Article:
3. Enterprise Investment Scheme (EIS)
The first of the Venture Capital Schemes, EIS was created as the successor to the Business Expansion Scheme in 1994 and is designed to promote investment into unlisted early-stage businesses. While the scheme has undergone a number of changes over the years the main goal has remained and the scheme has been successful in ensuring a steady stream of capital to the businesses that need it the most, with over £16.2 billion of funds raised up to October 2017.
This offers investors the ability to back unlisted businesses, which generally represent higher risk due to their early stage and lack of liquidity. This is offset by a raft of tax reliefs, including the headline income tax relief of 30% on the value of your investment, as well as capital gains deferral on invested gains and exemption on growth achieved. To further mitigate the risk, EIS shares are eligible for loss relief on the net invested amount if the investment doesn't produce a return, potentially reducing the total exposure to 38.5%.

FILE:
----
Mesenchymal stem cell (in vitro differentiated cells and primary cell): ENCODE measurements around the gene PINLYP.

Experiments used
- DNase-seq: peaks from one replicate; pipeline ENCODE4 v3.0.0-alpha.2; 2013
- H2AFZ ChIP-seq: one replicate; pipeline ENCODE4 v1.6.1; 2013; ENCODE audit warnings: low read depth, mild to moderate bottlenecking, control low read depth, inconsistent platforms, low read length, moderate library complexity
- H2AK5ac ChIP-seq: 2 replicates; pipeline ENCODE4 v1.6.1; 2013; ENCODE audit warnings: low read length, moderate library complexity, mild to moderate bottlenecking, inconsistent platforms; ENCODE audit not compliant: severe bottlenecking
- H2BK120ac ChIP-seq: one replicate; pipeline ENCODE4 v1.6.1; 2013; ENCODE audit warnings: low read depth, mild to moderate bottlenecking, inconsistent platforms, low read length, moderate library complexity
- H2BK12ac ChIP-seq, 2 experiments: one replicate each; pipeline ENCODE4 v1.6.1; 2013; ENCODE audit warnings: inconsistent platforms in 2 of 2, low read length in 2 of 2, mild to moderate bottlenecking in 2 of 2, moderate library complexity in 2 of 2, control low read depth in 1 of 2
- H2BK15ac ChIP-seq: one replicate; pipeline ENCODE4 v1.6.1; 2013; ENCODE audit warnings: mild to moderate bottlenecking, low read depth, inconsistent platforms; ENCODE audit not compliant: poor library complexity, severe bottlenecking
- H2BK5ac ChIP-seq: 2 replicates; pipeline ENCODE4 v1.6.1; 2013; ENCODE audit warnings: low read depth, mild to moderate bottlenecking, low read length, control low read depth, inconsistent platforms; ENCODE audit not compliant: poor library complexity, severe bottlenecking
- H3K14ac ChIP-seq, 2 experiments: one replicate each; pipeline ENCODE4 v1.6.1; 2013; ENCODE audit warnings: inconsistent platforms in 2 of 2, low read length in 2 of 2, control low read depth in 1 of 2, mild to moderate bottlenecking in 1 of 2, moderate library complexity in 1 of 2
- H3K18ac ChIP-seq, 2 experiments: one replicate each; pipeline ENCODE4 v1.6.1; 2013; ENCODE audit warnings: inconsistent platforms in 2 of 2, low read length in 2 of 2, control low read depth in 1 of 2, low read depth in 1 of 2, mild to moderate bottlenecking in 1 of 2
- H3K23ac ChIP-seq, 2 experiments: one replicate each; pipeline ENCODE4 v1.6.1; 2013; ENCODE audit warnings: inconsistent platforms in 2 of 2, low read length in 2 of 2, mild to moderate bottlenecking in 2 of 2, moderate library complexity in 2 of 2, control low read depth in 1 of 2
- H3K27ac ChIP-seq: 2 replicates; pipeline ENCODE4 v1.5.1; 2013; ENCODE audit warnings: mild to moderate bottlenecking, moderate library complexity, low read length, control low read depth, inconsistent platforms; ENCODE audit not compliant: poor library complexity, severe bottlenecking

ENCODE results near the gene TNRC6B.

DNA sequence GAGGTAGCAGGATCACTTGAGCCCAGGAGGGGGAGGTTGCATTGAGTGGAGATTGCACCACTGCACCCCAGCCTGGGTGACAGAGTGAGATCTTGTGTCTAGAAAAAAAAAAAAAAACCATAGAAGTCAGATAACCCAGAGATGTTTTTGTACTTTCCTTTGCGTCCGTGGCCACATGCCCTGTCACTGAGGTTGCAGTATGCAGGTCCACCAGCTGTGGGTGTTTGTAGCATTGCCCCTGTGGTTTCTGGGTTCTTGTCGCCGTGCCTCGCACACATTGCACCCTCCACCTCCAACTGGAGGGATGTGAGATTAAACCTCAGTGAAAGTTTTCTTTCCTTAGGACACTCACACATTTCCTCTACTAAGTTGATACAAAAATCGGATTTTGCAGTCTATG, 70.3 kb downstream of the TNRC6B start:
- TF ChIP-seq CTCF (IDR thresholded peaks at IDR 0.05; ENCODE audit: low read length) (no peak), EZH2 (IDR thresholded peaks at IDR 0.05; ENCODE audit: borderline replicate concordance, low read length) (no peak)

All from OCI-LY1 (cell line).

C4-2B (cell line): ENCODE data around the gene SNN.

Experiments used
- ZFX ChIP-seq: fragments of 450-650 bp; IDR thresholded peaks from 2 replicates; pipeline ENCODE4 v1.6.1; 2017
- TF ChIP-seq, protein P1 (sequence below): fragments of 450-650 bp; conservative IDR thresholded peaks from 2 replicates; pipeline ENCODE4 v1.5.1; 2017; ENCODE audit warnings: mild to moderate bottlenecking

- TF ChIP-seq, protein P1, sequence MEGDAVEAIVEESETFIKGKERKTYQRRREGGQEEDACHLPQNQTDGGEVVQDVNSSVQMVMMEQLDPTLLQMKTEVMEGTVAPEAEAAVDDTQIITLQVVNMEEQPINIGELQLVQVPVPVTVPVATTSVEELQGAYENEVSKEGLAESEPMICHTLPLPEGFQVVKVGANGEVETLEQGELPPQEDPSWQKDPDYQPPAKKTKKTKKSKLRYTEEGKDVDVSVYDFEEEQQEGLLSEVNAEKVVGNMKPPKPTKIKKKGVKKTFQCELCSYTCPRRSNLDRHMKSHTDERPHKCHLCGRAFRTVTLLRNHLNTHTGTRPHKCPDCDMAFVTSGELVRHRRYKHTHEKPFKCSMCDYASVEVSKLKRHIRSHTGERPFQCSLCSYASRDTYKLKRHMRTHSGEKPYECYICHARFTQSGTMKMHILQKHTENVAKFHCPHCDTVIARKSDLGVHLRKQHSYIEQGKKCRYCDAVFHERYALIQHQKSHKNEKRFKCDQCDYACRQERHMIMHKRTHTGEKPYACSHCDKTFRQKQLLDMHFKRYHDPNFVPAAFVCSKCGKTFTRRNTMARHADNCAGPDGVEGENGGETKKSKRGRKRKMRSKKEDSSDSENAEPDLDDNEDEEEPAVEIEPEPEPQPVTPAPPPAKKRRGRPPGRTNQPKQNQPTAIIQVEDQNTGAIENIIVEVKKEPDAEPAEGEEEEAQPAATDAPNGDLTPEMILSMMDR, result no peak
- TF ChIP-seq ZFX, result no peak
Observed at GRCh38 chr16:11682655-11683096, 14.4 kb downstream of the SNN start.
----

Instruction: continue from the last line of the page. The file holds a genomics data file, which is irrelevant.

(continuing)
4. Seed Enterprise Investment Scheme (SEIS)
The younger sibling of the EIS, SEIS was launched in 2012 to cater for the earliest of all businesses seeking investment. This scheme provides support for the first £150,000 of external equity capital a business raises within its first two years of trading. By October 2017, SEIS had helped 6,665 companies raise over £621 million of investment and provides attractive incentives to investors for investing into these earliest stage businesses.
Representing this highest level of risk for investors, the SEIS tax reliefs are similar, to but greater than, those of EIS, with 50% income tax relief upfront and reinvestment relief that allows investors to reclaim 50% relief on a reinvested gain. These, along with the similar capital gains exemption on disposal and loss relief, ensure a potential total exposure as low as 13.5%. However, it should be stressed that these are the earliest of the early businesses and are therefore the riskiest, with limited liquidity and a potentially long wait to an exit, if any.
5. Venture Capital Trusts
More of a cousin than sibling to the enterprise schemes, VCTs take a slightly different structure for investment and allow a wider range of companies, though the reliefs can be similar to the two schemes.